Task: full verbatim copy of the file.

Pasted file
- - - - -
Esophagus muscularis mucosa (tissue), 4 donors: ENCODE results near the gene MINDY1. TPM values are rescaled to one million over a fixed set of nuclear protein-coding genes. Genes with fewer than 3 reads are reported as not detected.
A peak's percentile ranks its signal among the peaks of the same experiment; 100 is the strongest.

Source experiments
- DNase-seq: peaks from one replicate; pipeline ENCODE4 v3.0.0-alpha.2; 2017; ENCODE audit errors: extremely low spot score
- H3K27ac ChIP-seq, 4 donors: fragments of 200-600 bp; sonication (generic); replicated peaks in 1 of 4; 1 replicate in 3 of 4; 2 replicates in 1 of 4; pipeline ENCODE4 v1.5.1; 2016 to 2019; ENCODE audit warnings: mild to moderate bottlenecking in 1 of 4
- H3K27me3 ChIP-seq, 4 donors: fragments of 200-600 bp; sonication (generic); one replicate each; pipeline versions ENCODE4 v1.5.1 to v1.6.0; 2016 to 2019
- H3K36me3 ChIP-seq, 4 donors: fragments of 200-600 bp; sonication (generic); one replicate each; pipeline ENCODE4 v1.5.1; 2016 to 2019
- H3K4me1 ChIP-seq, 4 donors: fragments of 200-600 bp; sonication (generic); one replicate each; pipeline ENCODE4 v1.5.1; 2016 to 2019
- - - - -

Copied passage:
Esophagus muscularis mucosa (tissue), 4 donors: ENCODE results near the gene MINDY1. TPM values are rescaled to one million over a fixed set of nuclear protein-coding genes. Genes with fewer than 3 reads are reported as not detected.
A peak's percentile ranks its signal among the peaks of the same experiment; 100 is the strongest.

Source experiments
- DNase-seq: peaks from one replicate; pipeline ENCODE4 v3.0.0-alpha.2; 2017; ENCODE audit errors: extremely low spot score
- H3K27ac ChIP-seq, 4 donors: fragments of 200-600 bp; sonication (generic); replicated peaks in 1 of 4; 1 replicate in 3 of 4; 2 replicates in 1 of 4; pipeline ENCODE4 v1.5.1; 2016 to 2019; ENCODE audit warnings: mild to moderate bottlenecking in 1 of 4
- H3K27me3 ChIP-seq, 4 donors: fragments of 200-600 bp; sonication (generic); one replicate each; pipeline versions ENCODE4 v1.5.1 to v1.6.0; 2016 to 2019
- H3K36me3 ChIP-seq, 4 donors: fragments of 200-600 bp; sonication (generic); one replicate each; pipeline ENCODE4 v1.5.1; 2016 to 2019
- H3K4me1 ChIP-seq, 4 donors: fragments of 200-600 bp; sonication (generic); one replicate each; pipeline ENCODE4 v1.5.1; 2016 to 2019